When senior superintendent of police Helen Essoka Dina resigned from the Cameroon police force, she said “....I am victim of gross injustice and abuse of power by my hierarchy; I am victim of human rights violations by my hierarchy; I fear for my safety because of death threats from my bosses; my health has deteriorated badly of late, after the long periods of torture I have suffered in the hands of my hierarchy.”
Helen's predicament captures some of the issues and worries around the Nomen Estates Land Grab Saga.
The preliminary investigations were carried out by the Buea police department. Investigations concluded that the land belonged to Nomen George Tchaptchet. Superintendent of police Helen Bessem Njoh became interested in the land and grabbed a plot on the disputed property. At the same time she became part of the cabal fighting, threatening and disturbing Nomen George Tchaptchet from quietly enjoying their estate.
Abusing her office and powers, the superintendent emboldened others to grab more land and file nuisance suits against Nomen George Tchaptchet. Superintendent of Police Eric Anagho working at South West territorial surveillance encroached on the Nomen Estates just when the administration had placed an injunction on any development of the land. Anagho uses his police position to intimidate people from entering the land on behalf of Nomen George Tchaptchet.
If superintendent of police Helen Essoka Dina “... was for many months made to suffer injustice, traumatizing...” her to the level of quitting her job, then Nomen George Tchaptchet should be congratulated for standing up to the encroachers and harassment by administrators, magistrates and police for five years ending with his shooting on 19 January 2019.
Magistrates who come to the disputed land as umpires end up as rugged players exchanging roles with grabbers and abusers of their offices. This wanton show of conflict of interest goes unpunished and make a laughing stock of Cameroon.
For a bargain to dis-inculpate Asong LAWRENCE for FRAUD, the presiding magistrate in a case of encroachment received two hectares as bribe to let a criminal go free. Whereas one of the few incorruptible judges in Cameroon, Joseph Malegho Aseh had ruled in 2005 that none of the people squatting on the land owned it and that the owner was unknown, subsequent judges on the land did not draw wisdom from this un-appealed ruling. By implication, everybody acquiring land on Nomen Estates after 2005 did it knowing they were not buying from the rightful owner.
The infamous land grabbing saga in Fako Division is only possible because of intractable corruption and a nebulous of administrative injustice. The land department complicates matters by complicity in the fraud and administrative errors they make to deny people their right to their property.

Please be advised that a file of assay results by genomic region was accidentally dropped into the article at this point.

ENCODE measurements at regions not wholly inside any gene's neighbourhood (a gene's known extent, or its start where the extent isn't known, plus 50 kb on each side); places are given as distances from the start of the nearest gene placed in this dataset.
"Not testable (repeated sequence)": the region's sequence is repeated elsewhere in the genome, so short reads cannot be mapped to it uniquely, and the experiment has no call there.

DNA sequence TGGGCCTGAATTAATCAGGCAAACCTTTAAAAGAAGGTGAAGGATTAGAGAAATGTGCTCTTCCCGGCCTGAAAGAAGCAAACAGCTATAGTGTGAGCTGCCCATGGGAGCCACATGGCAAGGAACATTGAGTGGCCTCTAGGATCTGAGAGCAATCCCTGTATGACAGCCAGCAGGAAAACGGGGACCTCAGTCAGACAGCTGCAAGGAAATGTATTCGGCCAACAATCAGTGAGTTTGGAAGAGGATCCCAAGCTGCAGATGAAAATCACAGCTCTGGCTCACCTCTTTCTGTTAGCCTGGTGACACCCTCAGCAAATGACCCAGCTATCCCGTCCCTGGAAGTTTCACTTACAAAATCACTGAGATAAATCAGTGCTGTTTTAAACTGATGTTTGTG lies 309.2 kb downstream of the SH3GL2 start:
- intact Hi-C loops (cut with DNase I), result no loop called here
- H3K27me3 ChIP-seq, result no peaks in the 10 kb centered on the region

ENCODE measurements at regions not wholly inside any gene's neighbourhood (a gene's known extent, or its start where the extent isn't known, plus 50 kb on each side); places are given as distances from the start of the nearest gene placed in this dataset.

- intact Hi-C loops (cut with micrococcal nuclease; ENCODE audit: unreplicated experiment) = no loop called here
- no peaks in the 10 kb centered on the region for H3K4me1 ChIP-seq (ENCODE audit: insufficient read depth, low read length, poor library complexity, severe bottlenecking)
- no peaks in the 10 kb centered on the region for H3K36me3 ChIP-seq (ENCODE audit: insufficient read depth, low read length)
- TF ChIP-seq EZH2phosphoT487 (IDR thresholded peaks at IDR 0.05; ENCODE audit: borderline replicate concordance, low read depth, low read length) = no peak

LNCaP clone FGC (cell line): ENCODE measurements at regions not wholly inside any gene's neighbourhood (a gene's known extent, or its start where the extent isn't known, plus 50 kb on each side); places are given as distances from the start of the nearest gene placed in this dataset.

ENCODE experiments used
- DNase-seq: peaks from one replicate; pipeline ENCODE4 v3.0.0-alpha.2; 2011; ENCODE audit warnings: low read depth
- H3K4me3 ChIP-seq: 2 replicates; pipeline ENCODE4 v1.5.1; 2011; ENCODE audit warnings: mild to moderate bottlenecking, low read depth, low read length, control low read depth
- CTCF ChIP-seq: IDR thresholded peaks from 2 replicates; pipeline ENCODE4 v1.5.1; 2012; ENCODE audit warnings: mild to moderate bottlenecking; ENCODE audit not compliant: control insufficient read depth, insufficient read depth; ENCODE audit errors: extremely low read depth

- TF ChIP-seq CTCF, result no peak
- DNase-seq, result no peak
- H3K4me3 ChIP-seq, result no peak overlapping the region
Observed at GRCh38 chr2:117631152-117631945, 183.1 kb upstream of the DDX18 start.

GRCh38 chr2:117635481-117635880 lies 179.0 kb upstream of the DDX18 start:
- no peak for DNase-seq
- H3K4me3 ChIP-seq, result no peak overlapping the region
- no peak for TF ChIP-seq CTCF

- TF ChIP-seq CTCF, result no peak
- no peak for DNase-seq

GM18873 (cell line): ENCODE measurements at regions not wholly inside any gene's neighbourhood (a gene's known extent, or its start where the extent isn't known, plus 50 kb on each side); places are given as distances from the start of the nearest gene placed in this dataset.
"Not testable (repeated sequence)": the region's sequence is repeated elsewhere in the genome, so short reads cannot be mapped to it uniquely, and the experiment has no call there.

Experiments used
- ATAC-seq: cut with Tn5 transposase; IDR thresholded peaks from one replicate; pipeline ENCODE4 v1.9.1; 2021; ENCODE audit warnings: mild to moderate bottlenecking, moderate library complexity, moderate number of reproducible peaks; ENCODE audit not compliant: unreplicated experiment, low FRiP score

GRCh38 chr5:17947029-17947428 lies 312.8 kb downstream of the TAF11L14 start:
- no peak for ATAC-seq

Nomen Estates has been occupied and developed for over 60 years with an abundance of cocoa, coffee, fruit trees and a farmhouse. By 1976 Cameroon Land Tenure Law, possessory rights belong to the person who has developed land. Such land is not subject to prescription, alienation or attachment. Even the state must compensate the first occupant who developed land before expropriating it for public interest. How did any land and surveys agents find it normal to demarcate Nomen Estates for sales without the expressed opinion of Nomen George Tchaptchet falls in the ambit of administrative harassment, negligence and corruption.
The regional order was signed on 28 April 2017 and published on the national daily
Cameroon Tribune on 4 October 2017. Cameroonians were duly informed of this executive act.
A regional order is the highest administrative act resolving any dispute as to official recognition and registration of land in favour of an applicant pursuant to the 1976 land law. Office holders in the South West Region have not only despised this document but have gone ahead to encourage resistance and rejection of the ORDER.
Cameroon is frightfully corrupt with people taking the laws into their hands. It is in this context that encroachers on Nomen Estates picked up guns to shoot Nomen George Tchaptchet on 19 January 2019. If justice had been delivered the outcome could have been different. Bias and interest pushed almost all segments of a functional state to abuse their power leading to the harassment, threats of life and attempted murder of Nomen George Tchaptchet.